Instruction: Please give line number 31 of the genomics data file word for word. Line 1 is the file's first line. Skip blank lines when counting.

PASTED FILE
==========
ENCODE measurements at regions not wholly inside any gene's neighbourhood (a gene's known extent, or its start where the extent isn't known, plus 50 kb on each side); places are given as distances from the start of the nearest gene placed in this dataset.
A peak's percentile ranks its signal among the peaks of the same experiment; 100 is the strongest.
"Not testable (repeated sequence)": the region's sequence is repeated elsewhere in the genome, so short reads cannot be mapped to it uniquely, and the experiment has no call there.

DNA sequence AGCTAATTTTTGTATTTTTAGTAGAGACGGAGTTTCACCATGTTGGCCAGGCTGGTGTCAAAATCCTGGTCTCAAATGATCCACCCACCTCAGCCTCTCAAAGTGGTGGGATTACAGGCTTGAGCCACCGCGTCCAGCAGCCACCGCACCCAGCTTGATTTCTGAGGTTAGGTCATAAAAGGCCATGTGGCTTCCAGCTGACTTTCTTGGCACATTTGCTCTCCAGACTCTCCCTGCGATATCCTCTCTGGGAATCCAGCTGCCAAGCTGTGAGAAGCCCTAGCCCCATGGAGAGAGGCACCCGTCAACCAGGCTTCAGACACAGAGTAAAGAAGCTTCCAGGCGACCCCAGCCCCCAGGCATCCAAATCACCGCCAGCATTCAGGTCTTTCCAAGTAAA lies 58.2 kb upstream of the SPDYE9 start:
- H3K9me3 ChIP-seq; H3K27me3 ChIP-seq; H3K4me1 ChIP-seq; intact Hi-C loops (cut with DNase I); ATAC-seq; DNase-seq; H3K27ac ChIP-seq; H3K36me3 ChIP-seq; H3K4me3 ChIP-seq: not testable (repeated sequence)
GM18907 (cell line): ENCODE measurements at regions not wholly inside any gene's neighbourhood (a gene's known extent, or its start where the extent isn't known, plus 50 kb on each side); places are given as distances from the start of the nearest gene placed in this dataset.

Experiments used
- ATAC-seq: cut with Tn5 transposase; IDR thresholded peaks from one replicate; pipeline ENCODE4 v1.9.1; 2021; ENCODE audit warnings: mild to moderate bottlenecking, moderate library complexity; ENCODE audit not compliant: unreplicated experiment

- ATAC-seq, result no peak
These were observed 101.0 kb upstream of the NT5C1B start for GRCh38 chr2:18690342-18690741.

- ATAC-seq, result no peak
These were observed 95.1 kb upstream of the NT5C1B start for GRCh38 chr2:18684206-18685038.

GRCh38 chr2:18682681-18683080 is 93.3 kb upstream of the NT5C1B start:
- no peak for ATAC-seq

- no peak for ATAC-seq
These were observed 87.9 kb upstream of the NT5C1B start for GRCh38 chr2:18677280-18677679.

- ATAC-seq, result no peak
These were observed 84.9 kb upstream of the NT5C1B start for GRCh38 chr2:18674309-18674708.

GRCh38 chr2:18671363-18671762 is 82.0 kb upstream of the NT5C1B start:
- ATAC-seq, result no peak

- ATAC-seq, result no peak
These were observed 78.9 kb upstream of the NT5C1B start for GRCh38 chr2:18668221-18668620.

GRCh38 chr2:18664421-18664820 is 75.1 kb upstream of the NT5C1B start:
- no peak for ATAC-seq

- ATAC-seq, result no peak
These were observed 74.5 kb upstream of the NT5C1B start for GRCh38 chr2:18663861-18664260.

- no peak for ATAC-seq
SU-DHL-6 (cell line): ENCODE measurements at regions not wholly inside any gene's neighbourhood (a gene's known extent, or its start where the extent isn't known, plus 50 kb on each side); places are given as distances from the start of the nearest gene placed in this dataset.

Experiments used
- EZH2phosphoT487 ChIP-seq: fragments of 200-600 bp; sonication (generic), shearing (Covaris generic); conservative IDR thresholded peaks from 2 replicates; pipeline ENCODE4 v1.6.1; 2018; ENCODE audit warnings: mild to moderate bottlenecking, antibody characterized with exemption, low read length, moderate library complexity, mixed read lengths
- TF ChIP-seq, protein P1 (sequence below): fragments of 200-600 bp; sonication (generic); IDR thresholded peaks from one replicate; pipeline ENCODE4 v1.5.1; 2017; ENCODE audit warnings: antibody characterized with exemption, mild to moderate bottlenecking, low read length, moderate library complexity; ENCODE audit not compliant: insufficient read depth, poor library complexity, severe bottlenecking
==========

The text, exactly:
- TF ChIP-seq, protein P1 (sequence below): fragments of 200-600 bp; sonication (generic); IDR thresholded peaks from one replicate; pipeline ENCODE4 v1.5.1; 2017; ENCODE audit warnings: antibody characterized with exemption, mild to moderate bottlenecking, low read length, moderate library complexity; ENCODE audit not compliant: insufficient read depth, poor library complexity, severe bottlenecking